Spot the difference

July 2007

A man walks into a doctor’s surgery in South West London, under extreme pressure from his wife-to-be, to get his allegedly high blood pressure looked at. The surgery smells like all doctors the length and breadth of the UK – a heady mix of two parts flatulent old lady, one part Brut aftershave, and one part child’s vomit (three day vintage). The scene is like something from a refugee camp in war-torn Uganda, with the sick of the area having wheezed, oozed and staggered their way into a waiting area so large that the end-of-season football playoffs could conceivably be played there.

Stepping over the wounded to get to the cinder block reception, the man stands for five minutes waiting for Doris to finish her conversation with Patricia about the size of Mr Harris’s piles. No, not Mr Harris from Watling Close – the one from Ridgemount Drive who was having the affair with the hairdresser from Belmont Hill. You know, the one with the hoop earrings who’s already on her third marriage?

Eventually Doris turns to the man and asks which of the seventeen doctors he’s here to see. Once he’s been redirected to the reception on the other side of the room, and endured a similar delay while he waits for Mabel to discuss last night’s episode of Heartbeat with Sandra, he eventually checks in and scans the room for somewhere to sit.

Our hero uses both hands to lift and move the beer gut occupying the last remaining space in the room, wiping off some unidentifiable residue from the orange plastic seat as he does so. Wedging himself into the seat alongside the aforementioned Beer Gut, he ducks quickly to avoid a flying red plastic Fisher Price brick which has ‘accidentally’ ‘slipped’ from the hand of the five year old convict-in-waiting to his left.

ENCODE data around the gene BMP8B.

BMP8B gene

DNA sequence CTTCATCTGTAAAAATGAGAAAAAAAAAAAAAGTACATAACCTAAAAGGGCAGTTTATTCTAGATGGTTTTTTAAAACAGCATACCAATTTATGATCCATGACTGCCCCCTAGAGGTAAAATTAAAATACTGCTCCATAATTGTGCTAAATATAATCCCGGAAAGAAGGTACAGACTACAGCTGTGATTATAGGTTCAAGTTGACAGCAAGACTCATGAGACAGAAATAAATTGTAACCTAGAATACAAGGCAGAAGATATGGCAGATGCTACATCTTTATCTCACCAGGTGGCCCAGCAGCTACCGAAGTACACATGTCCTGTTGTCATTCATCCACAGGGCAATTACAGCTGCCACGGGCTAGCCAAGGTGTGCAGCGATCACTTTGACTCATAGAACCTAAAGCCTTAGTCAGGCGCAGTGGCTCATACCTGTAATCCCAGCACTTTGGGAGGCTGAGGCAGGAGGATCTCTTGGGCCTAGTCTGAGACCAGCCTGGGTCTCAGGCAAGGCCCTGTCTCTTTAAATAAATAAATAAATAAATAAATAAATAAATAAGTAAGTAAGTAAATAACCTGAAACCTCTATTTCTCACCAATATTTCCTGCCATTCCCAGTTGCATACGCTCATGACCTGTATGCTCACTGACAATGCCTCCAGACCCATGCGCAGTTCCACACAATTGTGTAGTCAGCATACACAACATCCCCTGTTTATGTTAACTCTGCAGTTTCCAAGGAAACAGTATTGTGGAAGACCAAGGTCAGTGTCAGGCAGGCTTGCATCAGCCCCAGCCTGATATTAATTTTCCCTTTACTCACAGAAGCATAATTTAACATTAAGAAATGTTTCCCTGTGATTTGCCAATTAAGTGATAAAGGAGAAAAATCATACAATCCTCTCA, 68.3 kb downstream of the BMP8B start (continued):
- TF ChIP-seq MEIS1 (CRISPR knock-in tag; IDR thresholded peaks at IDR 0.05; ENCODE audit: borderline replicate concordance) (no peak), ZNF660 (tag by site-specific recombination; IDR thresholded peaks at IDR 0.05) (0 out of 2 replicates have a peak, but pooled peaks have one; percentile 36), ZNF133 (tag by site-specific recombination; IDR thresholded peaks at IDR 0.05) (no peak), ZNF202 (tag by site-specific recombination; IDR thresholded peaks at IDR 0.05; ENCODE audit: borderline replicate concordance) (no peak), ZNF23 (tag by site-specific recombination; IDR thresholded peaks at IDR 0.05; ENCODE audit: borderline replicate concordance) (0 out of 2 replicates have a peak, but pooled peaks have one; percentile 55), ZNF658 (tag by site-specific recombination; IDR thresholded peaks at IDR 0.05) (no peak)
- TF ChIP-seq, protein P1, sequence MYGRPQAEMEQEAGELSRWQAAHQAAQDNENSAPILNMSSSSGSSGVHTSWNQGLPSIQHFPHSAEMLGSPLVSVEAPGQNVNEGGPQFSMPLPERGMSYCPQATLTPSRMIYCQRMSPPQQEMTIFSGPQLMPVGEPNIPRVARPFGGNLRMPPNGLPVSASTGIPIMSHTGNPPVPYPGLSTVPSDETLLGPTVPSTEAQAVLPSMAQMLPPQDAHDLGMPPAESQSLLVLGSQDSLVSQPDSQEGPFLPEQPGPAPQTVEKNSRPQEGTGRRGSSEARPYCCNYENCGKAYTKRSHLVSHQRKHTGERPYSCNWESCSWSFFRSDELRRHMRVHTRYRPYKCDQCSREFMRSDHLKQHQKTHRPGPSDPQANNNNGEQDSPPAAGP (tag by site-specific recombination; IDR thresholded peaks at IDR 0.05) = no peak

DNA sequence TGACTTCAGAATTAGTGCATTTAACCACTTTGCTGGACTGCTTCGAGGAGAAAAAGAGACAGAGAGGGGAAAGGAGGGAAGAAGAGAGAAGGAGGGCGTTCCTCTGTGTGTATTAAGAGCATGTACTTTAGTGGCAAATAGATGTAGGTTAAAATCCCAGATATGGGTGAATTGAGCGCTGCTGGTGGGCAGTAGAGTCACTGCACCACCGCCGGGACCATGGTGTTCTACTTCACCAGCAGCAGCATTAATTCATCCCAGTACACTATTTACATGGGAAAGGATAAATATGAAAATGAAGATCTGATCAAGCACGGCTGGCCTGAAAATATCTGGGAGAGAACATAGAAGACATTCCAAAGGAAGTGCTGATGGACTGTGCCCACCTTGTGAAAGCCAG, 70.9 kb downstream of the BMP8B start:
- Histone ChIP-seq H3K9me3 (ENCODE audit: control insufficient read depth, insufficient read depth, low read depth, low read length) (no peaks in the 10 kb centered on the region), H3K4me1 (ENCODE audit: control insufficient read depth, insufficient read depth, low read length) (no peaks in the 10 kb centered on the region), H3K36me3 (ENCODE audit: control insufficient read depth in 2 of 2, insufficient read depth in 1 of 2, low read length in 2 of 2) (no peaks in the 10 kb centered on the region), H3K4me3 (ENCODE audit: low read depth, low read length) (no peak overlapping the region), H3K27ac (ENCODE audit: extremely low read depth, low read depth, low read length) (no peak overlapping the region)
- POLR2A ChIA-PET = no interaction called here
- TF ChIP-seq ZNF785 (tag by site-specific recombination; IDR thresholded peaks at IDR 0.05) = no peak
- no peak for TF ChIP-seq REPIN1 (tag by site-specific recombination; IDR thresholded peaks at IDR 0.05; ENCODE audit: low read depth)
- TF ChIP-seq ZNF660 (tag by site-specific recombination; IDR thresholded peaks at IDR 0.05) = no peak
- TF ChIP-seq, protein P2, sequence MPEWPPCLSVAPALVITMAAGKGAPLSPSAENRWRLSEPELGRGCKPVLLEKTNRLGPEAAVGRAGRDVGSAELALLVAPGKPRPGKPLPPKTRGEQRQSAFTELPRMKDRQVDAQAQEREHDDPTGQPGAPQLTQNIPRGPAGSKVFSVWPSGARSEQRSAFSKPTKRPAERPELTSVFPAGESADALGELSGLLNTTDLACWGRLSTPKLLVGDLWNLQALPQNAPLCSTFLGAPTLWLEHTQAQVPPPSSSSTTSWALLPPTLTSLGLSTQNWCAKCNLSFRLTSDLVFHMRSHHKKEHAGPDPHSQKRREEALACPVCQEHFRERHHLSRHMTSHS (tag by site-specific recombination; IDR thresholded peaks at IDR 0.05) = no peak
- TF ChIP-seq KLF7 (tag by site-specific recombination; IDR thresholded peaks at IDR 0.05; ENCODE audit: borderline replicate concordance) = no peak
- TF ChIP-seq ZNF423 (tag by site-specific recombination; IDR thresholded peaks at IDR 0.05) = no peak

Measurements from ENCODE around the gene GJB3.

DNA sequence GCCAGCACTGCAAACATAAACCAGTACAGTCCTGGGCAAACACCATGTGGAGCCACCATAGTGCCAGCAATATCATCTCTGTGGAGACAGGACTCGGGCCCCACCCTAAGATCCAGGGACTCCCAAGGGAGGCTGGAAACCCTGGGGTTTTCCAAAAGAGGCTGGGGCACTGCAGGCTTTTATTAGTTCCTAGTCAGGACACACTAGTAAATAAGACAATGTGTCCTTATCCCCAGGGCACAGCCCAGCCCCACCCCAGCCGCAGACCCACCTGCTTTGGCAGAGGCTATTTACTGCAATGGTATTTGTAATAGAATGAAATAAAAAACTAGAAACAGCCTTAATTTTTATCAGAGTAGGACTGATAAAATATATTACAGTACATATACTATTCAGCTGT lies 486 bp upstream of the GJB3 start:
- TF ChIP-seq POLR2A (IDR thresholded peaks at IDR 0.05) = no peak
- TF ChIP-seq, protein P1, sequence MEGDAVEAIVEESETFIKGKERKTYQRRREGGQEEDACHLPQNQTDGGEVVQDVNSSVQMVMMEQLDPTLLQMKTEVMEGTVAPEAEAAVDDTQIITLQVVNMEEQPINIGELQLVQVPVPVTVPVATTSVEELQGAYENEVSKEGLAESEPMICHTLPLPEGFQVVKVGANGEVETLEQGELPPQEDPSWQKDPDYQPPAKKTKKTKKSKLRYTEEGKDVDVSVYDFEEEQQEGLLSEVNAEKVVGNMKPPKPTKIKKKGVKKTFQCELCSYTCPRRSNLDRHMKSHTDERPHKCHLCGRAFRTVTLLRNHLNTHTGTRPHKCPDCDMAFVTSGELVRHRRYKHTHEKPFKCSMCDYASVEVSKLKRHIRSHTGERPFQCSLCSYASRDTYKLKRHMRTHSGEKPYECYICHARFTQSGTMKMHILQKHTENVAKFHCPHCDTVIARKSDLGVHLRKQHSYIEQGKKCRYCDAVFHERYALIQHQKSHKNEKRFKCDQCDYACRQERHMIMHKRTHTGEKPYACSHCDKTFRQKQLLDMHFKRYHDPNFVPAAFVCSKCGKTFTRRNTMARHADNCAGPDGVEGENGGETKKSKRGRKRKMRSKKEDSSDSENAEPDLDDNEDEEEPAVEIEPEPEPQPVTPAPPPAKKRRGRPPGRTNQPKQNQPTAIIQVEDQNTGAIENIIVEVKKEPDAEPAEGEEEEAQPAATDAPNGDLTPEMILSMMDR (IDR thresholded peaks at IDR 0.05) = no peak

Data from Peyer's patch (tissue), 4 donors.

On the table ahead of him lay three magazines. Having rejected a copy of Hello magazine from 1994 (featuring Mandy Smith on the cover) and Weight Watchers’ 101 Low Fat Classics, he plumps for a relatively new (only four years old) copy of Top Gear magazine. Sadly, the cover is merely masking an issue of Coeliacs Monthly, the new publication for intestinal disease sufferers everywhere. He wearily puts it down and forces himself to read an informational pamphlet on the warning signs to look out for when you’re having a stroke.

Forty five minutes later, the man is convinced he has at least three symptoms, although the pain running up and down his left arm could conceivably be caused by the angle at which he’s having to hold himself to avoid resting his elbow on his neighbour’s man boobs.